Odessa Health Plan

 

 

Odessa Health Plan

When it comes to an Odessa Health Plan, some consumers find themselves between the proverbial rock and a hard place. On the one hand, they cannot get an insurance company to sell them a policy (due to high risk factors), and on the other, their state laws compel them to buy insurance or otherwise prove financial responsibility.

The chart on lists the minimum Odessa Health Plan requirements of the 50 states, the District of Columbia, and the provinces of Canada, according to the 1990 property/casualty fact book.

Shared Markets

If you cannot convince an auto insurance company to sell you a policy, you will be forced into the otherworld of what the industry calls the shared market. Every state provides some mechanism of guaranteeing access to the purchase of an Odessa Health Plan through these shared markets. There’s one other thing that is also almost guaranteed in these shared markets: the cost be much higher than for a regularly issued policy.

There are four types of shared markets.

Assigned-risk plans. In an assigned-risk-type plan, each auto insurance company business in a state must write insurance for those who cannot otherwise obtain insurance, in a percentage equal to its share of the state’s auto insurance market. Thus, if an Odessa Health Plan company issues 12 percent of the auto insurance in the state, that company will provide insurance for 12 percent of those drivers who can’t otherwise get insurance. In assigned-risk plans, the company that issues the policy services it as it would any of its other costumers.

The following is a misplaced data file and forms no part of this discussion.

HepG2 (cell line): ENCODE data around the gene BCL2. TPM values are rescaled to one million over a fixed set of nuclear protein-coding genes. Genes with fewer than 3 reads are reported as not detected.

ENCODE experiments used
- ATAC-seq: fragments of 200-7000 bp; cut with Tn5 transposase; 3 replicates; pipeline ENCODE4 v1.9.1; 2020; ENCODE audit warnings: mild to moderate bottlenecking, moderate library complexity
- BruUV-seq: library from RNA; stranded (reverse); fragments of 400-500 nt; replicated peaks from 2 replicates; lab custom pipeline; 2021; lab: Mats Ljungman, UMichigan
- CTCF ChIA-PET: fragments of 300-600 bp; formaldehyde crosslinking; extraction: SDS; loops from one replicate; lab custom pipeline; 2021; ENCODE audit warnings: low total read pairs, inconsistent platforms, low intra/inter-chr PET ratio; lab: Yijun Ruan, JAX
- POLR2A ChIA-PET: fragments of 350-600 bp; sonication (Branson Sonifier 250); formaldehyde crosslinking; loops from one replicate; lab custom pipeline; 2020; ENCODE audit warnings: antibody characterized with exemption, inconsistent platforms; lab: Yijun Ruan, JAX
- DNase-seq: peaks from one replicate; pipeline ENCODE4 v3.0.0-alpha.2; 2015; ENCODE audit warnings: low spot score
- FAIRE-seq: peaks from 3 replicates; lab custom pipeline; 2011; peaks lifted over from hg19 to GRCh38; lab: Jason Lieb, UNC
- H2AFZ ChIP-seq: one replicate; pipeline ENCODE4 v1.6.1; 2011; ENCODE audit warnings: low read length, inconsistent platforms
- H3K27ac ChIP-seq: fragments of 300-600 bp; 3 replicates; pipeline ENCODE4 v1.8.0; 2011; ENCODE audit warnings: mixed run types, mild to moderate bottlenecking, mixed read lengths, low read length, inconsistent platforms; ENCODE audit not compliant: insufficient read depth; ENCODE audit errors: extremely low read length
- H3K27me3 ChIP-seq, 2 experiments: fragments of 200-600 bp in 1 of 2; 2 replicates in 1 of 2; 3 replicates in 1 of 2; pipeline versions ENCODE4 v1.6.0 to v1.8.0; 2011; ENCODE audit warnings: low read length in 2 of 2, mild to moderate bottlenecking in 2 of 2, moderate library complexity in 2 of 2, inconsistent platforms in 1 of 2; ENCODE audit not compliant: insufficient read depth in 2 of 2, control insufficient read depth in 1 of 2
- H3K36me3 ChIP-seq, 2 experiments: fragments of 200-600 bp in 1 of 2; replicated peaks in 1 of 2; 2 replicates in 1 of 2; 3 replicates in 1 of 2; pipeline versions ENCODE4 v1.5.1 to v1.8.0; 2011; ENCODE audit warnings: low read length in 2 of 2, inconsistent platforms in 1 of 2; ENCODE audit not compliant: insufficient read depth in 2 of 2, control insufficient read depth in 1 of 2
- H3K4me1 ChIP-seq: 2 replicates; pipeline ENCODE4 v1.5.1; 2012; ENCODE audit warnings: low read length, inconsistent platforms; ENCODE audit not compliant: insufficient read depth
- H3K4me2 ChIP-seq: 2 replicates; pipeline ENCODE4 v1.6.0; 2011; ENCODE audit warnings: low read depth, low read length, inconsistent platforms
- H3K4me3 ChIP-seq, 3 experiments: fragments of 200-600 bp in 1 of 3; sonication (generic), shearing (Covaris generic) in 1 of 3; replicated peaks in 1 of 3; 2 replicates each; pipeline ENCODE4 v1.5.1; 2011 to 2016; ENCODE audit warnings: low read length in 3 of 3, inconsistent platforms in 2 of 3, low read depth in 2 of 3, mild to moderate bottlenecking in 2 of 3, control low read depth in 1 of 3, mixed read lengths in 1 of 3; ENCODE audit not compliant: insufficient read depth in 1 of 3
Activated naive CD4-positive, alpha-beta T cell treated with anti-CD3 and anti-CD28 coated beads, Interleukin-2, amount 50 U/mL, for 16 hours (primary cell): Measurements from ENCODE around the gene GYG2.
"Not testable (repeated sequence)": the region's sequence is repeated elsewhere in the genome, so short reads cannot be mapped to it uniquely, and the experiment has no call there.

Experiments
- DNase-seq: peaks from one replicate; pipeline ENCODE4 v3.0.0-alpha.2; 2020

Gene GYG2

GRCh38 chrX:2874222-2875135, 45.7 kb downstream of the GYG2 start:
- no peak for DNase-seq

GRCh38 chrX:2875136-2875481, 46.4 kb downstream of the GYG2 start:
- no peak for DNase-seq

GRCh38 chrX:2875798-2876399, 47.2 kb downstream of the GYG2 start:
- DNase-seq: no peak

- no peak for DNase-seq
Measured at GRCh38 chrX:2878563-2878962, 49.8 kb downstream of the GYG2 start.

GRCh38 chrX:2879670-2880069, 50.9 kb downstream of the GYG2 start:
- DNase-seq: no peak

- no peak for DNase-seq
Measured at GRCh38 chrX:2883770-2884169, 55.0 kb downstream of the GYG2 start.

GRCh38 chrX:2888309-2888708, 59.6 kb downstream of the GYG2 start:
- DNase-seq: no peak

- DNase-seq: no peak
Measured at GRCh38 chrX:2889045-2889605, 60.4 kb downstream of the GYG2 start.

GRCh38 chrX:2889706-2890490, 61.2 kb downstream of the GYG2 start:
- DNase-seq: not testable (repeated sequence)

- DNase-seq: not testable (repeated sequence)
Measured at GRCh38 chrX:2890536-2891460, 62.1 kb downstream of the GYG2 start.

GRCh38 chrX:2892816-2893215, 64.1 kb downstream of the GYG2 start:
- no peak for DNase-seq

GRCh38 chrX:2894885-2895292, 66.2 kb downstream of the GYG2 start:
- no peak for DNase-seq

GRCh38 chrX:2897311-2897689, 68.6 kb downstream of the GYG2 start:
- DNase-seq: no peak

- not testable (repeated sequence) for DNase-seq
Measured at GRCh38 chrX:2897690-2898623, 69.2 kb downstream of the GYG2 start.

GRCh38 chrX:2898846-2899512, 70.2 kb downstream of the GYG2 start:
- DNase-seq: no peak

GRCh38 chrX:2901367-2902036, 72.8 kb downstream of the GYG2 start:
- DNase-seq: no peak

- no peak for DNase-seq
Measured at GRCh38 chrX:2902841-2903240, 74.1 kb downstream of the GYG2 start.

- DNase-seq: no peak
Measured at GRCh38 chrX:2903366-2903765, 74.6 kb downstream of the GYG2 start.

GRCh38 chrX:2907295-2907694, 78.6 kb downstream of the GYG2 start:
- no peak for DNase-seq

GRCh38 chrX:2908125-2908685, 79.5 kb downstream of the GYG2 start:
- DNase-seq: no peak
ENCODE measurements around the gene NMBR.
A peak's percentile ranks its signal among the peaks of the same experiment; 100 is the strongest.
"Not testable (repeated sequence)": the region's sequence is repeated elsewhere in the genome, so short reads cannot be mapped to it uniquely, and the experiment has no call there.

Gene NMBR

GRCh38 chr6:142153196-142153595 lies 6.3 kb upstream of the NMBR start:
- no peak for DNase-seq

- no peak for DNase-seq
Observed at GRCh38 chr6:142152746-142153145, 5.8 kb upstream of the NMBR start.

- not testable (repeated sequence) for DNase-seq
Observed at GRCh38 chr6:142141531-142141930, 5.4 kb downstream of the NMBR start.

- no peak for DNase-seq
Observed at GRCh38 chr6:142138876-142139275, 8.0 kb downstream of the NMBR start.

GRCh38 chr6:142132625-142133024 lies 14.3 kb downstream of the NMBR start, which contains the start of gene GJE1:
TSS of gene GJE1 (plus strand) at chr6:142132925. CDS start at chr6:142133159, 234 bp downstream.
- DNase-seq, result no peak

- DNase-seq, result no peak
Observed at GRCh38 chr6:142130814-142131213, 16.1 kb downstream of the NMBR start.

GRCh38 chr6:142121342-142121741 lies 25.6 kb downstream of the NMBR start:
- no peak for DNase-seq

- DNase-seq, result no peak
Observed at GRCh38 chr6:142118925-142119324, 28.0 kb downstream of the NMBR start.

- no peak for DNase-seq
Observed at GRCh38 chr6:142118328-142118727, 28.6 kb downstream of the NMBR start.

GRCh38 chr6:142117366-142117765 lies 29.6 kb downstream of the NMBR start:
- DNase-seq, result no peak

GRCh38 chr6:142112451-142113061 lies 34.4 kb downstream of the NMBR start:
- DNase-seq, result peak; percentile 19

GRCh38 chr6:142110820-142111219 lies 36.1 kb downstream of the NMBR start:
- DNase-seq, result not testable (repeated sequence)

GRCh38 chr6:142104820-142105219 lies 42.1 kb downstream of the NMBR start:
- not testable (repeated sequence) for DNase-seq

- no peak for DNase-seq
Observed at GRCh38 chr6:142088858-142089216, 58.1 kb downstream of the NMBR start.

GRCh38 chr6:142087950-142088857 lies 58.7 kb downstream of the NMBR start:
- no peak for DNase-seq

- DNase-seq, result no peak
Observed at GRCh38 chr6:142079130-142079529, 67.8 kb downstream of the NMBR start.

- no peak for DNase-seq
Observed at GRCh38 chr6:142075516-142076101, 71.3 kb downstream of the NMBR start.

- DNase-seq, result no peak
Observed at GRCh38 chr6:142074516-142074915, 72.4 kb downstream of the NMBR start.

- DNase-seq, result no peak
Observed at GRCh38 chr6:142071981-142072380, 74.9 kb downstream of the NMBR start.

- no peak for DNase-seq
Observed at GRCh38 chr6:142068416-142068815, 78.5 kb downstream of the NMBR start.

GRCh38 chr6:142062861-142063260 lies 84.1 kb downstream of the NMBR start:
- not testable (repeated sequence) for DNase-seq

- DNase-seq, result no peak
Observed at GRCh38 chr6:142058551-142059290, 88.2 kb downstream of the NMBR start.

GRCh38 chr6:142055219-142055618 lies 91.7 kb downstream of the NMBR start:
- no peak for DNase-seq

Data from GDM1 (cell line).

Joint underwriting associations (JUAs). A JUA is a form of pooling association that sells insurance to the otherwise uninsurable. All companies writing insurance in a state share in the profits and losses of the insurance business writer by the JUA.

Reinsurance facility. A reinsurance facility is an organization that issues insurance to insurance companies. The reinsurance facility format allows companies to transfer a percentage of their policies to the reinsurance facility. The profits and losses are shared by all insurers writing business in the state. In states with reinsurance facilities, no one can be refused an Odessa Health Plan. 

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